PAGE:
As with most other forms of online marketing – and indeed, marketing in general – there’s no one-size-fits-all solution when it comes to deciding what to put on your landing pages. You will need to carefully consider the following points before settling on your content:
Who is your target audience?
In other words, who do you want to sell your products or services to? In keeping with the concept of ensuring all of your website content is as useful as possible, you will need to think about the kind of information potential customers will be searching for before they make a purchase.
What do you want them to do?
Every landing page should have a call to action – something that persuades the reader to move on to the next stage of the buying process and makes it easy for them to do so. Depending on the nature of your business and/or website, this could be anything from a button that lets the customer buy a product from your online shop to a link to your contact page so they can get in touch with any questions.
The content on your landing page should naturally lead to this call to action, outlining all the reasons why they should buy your product or get in touch with you before presenting the reader with the button or link that lets them do so.
How will they get to the landing page?
Landing pages are a key part of any search engine optimisation strategy. Keyword research is important to ensure your content is well optimised with the relevant terms so your target audience can easily find what they are looking for via search engines.
While keywords should not dictate the content of a landing page, it is worth bearing them in mind when planning your pages so they can occur naturally in the text, rather than having to insert them in awkward places after you’ve written the content.
As you can see, the above points ensure you tailor your landing page content to the needs of your customers. As well as resulting in useful content, this also means your pages will be unique to you – a major plus when it comes to differentiating your brand and fulfilling Google’s strict requirements for quality content.
Still struggling to identify exactly what should go on your landing pages? These industry-specific examples might help…
Retail Landing Page Content
These are effectively landing pages if you’re looking to optimise your ecommerce site to attract those searching for specific items on search engines. The key thing to remember is that online shoppers will need as much information as possible – including good-quality images – to make up for the fact that they cannot view the product in person.
Consider creating useful content for top-level category pages as well as for individual goods, and try to avoid using generic descriptions provided by the manufacturer, as other sites selling the same items may also use these, thus making your content less unique.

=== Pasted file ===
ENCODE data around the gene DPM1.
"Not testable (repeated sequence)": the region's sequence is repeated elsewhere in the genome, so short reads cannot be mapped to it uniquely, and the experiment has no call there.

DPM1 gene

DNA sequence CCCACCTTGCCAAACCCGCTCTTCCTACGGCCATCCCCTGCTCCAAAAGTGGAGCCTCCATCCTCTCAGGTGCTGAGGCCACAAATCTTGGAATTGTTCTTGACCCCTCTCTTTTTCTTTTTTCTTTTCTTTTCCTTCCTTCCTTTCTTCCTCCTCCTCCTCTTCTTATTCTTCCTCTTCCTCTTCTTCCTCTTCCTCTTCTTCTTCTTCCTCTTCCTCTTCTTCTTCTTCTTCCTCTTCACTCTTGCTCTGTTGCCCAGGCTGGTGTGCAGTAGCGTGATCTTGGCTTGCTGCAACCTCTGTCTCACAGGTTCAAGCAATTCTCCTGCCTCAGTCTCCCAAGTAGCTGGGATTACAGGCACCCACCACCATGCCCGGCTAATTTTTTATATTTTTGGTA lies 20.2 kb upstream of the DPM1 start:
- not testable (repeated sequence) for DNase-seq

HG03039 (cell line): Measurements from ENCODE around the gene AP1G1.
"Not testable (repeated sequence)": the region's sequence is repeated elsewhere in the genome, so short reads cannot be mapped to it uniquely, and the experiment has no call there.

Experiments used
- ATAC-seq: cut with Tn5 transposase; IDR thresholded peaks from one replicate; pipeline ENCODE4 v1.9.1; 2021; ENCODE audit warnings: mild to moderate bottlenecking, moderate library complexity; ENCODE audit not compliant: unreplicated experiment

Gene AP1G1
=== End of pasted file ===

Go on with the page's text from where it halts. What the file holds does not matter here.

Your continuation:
Not everyone knows what they should be looking for when choosing, say, a washing machine or a cooker. A helpful guide to buying specific items is likely to be viewed favourably by the confused customer, and will enable them to make a better-informed decision when it comes to their purchase.
Travel Landing Page Content
If you sell flights or holidays, providing detailed information about specific destinations can help turn prospective customers into customers by outlining the attractions they can see and the things they can do.
Practical information such as how to get to the destination from the airport, average costs for things such as food and transport, the local currency and average temperatures can also be helpful.
Consumers searching for guided tours will want to know exactly what’s included in the price. Give as much information as possible on what they will be doing on each day of the tour to allow them to make an informed decision.
Potential calls to action: book now, request a brochure/more info, contact us for more details
Business-to-Business Landing Page Content
Explain what you offer, how it works and why businesses should choose you over the competition – e.g. if your unique selling point is the fact you let clients trial your service before committing to a contract, mention this early on – in as succinct and direct a way as possible.
Corporate buyers often have a set budget to stick to and this can be the deciding factor for some, so if you don’t offer pricing information on your website, make it clear how they can find out how much your product or service costs.
Case studies can be a great way to explain the benefits of your offerings, while hard stats are also good when it comes to evidence of the effectiveness of your product or service. Link to customer testimonials if you have any available on your website (and if you don’t, make them available!).
Potential calls to action: place your order, contact us for more information, request a callback, request price list
These are only examples; there are many more ideas for great landing page content in any industry if you give enough thought to the aims of both your business and your customers.Last modified: July 24, 2021